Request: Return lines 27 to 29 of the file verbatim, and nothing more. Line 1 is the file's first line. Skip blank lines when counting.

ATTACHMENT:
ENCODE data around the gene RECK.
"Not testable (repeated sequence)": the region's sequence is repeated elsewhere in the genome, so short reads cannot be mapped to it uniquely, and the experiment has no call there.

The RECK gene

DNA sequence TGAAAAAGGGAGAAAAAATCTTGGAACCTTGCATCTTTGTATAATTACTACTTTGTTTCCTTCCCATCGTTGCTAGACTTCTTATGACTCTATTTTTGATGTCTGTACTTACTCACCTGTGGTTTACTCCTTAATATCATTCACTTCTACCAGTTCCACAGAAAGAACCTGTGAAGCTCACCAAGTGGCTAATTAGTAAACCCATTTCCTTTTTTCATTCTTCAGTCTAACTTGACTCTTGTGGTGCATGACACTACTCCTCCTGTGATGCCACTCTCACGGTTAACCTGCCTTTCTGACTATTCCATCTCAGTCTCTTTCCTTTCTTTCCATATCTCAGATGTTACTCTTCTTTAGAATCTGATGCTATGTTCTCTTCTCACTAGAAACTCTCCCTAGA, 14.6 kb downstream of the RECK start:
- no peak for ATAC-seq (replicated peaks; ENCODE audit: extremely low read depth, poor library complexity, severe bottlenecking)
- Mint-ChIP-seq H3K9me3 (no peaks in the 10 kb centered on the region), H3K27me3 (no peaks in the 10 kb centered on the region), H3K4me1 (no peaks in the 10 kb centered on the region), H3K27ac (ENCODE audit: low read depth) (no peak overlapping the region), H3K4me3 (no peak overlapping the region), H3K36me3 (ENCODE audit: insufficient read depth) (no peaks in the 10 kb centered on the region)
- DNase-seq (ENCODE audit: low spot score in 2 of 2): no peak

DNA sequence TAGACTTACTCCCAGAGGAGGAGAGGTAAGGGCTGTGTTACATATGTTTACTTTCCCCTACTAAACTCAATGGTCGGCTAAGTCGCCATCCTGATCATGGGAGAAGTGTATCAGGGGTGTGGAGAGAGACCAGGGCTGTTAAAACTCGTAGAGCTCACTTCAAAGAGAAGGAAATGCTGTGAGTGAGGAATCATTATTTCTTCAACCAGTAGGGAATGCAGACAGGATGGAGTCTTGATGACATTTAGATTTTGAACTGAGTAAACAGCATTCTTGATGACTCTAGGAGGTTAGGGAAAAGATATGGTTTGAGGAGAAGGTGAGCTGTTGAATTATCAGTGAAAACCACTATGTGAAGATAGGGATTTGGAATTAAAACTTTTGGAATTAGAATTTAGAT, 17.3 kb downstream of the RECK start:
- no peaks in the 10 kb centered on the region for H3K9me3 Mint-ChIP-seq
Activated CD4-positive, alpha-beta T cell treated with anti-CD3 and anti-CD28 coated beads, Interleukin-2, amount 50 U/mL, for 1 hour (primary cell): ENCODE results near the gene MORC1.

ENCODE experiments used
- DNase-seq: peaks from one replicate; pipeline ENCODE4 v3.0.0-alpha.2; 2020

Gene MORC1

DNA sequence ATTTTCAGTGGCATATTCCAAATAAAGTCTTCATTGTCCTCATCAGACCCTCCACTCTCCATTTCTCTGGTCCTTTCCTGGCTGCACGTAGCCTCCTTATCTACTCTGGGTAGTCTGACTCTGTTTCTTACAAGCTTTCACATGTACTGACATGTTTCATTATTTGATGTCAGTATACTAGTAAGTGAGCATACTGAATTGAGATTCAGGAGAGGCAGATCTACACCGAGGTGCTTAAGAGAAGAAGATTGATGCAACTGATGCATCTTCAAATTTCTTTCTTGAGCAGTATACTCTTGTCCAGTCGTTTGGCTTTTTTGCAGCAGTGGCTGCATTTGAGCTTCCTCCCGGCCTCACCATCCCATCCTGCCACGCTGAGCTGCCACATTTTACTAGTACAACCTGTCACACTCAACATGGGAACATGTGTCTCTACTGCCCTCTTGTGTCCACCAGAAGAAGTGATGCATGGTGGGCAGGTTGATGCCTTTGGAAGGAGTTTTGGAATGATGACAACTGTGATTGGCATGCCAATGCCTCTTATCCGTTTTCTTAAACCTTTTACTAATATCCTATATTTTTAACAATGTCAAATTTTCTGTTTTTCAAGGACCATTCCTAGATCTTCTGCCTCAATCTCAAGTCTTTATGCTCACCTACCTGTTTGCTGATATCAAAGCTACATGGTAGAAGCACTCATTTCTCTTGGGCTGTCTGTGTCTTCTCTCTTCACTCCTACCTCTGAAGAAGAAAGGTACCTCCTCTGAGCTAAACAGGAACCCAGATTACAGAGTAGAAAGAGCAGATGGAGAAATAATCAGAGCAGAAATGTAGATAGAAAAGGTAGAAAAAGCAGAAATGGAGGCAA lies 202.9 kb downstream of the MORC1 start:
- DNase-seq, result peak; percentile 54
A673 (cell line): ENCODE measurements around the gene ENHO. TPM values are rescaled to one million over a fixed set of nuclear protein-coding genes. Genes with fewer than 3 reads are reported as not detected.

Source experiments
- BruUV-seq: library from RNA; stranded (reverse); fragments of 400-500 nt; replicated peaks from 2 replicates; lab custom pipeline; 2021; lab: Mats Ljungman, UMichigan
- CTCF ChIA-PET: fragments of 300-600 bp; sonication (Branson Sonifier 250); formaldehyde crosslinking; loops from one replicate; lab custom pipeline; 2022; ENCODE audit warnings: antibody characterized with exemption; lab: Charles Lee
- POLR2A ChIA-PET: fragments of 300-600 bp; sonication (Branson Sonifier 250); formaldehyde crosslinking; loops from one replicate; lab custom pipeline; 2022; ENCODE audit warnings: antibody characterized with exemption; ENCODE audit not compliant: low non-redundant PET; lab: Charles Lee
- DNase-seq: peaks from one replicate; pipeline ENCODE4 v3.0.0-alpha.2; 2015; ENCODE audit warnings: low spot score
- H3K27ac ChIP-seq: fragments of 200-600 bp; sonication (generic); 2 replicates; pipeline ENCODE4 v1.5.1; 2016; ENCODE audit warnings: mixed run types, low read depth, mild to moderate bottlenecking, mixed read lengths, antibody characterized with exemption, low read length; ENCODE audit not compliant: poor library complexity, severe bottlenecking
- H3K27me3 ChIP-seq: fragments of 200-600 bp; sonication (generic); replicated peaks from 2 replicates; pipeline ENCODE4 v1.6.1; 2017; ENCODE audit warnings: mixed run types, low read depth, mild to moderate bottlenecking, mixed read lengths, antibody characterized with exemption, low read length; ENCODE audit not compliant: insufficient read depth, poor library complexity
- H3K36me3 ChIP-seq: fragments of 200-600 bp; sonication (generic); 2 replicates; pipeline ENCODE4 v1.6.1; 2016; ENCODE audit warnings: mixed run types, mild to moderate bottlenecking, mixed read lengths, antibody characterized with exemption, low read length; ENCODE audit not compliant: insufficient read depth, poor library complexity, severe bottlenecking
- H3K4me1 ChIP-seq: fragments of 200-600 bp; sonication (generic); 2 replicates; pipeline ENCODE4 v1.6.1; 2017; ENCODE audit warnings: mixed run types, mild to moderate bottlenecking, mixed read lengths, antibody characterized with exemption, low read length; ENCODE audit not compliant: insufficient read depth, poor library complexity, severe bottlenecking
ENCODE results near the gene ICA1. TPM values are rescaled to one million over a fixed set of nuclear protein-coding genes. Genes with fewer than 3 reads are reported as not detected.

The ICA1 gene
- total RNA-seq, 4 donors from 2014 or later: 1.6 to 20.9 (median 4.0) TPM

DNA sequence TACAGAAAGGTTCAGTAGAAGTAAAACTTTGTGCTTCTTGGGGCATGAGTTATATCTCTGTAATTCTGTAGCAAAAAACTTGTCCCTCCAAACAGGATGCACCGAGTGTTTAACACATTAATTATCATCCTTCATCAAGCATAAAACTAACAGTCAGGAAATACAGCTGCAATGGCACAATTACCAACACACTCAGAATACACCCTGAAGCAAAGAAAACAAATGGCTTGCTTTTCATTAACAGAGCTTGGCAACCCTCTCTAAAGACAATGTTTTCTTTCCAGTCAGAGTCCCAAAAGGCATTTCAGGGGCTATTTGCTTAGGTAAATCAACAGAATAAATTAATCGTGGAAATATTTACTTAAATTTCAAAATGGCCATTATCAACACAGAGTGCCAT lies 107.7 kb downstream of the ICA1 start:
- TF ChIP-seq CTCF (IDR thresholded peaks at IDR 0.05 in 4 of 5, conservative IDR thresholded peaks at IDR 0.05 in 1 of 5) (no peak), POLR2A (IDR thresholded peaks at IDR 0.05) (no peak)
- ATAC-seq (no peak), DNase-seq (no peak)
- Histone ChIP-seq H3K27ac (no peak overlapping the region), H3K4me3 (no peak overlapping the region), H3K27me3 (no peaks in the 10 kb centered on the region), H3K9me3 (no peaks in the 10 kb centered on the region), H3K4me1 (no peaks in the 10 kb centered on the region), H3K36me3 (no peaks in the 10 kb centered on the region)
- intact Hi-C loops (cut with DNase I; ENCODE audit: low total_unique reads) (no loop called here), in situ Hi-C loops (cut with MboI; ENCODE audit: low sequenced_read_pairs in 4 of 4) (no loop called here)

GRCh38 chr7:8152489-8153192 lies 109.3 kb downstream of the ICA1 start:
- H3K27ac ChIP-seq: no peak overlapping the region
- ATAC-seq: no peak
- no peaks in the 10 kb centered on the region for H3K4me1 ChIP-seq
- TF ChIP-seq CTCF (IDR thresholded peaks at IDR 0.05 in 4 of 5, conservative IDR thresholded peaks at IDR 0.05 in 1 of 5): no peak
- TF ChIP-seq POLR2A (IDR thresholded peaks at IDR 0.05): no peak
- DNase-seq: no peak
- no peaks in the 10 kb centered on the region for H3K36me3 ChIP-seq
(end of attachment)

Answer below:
The ICA1 gene
- total RNA-seq, 4 donors from 2014 or later: 1.6 to 20.9 (median 4.0) TPM

DNA sequence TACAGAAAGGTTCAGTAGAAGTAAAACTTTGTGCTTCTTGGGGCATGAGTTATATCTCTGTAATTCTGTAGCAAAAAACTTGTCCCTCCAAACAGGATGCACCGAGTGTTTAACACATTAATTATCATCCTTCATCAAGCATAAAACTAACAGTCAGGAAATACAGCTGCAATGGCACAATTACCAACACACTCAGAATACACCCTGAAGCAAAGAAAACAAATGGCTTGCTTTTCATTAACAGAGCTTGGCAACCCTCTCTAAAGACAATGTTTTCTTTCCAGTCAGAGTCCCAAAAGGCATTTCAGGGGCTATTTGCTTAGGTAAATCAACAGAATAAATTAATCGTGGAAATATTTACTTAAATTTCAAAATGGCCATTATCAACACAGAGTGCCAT lies 107.7 kb downstream of the ICA1 start: